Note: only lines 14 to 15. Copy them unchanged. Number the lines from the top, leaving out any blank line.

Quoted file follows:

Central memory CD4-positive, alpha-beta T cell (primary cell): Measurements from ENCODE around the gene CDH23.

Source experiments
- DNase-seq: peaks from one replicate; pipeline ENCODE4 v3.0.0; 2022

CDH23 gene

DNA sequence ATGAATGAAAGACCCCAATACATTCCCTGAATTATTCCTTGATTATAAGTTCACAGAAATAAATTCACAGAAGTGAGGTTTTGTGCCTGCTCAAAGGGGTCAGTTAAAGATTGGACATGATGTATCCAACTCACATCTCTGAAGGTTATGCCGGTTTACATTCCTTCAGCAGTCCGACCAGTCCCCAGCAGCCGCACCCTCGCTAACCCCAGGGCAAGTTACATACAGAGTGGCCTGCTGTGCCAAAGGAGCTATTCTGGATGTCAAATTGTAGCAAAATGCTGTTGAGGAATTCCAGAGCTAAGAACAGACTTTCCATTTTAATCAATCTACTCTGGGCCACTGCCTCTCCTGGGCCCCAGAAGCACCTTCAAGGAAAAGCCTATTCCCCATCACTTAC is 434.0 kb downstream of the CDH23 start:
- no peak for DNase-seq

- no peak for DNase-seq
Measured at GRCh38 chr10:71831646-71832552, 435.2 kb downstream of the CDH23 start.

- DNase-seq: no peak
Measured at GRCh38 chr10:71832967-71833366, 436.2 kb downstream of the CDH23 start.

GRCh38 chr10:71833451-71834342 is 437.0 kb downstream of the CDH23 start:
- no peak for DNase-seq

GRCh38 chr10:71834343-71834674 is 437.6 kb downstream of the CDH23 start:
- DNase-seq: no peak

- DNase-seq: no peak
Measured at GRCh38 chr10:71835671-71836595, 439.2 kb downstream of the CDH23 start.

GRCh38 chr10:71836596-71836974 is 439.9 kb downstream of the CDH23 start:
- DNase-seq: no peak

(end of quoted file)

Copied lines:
- DNase-seq: no peak

- DNase-seq: no peak